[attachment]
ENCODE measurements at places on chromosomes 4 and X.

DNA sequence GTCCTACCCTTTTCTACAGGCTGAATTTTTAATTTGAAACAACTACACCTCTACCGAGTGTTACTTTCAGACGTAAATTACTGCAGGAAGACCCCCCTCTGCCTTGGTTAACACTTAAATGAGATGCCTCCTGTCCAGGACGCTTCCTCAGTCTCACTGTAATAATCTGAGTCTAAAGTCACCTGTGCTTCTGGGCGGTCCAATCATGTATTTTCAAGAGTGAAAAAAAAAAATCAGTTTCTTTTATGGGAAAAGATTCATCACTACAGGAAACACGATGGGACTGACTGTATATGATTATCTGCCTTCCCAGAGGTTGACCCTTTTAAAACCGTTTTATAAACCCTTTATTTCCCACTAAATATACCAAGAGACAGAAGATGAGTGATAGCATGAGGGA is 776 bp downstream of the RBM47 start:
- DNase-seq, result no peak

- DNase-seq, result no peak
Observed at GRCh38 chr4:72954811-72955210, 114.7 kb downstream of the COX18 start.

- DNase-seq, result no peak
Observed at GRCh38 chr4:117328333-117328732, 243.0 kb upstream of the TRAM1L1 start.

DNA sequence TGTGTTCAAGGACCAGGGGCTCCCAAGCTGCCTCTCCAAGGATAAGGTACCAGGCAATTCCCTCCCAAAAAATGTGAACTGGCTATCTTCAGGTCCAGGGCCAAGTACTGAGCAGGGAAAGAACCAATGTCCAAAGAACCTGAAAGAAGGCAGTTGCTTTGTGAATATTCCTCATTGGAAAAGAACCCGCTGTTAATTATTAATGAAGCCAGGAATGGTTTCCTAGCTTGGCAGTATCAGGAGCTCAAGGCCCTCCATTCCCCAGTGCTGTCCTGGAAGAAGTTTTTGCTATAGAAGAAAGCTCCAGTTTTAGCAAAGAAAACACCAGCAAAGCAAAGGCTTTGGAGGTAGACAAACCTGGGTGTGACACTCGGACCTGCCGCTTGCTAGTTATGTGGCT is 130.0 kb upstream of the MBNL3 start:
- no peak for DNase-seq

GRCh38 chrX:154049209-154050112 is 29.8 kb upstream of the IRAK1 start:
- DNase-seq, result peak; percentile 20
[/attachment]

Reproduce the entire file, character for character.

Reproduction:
ENCODE measurements at places on chromosomes 4 and X.

DNA sequence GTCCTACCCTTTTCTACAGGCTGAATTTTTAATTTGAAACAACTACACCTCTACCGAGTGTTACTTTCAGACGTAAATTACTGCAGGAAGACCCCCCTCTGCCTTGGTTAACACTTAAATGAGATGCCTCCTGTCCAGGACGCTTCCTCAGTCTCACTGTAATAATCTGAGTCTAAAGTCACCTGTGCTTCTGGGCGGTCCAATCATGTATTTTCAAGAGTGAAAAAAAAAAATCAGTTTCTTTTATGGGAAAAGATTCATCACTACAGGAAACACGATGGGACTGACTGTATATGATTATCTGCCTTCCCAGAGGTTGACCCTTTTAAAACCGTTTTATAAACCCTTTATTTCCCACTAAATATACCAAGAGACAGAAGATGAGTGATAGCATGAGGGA is 776 bp downstream of the RBM47 start:
- DNase-seq, result no peak

- DNase-seq, result no peak
Observed at GRCh38 chr4:72954811-72955210, 114.7 kb downstream of the COX18 start.

- DNase-seq, result no peak
Observed at GRCh38 chr4:117328333-117328732, 243.0 kb upstream of the TRAM1L1 start.

DNA sequence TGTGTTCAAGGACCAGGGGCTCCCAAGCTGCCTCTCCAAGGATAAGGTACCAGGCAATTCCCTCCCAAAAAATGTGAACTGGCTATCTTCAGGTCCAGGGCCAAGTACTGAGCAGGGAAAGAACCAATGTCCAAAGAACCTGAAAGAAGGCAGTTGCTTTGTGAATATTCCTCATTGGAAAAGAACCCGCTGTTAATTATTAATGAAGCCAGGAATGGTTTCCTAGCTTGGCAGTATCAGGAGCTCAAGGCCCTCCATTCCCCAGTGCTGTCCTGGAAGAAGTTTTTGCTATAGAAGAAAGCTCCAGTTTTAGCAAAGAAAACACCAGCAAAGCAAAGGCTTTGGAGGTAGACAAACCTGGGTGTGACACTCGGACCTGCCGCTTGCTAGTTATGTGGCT is 130.0 kb upstream of the MBNL3 start:
- no peak for DNase-seq

GRCh38 chrX:154049209-154050112 is 29.8 kb upstream of the IRAK1 start:
- DNase-seq, result peak; percentile 20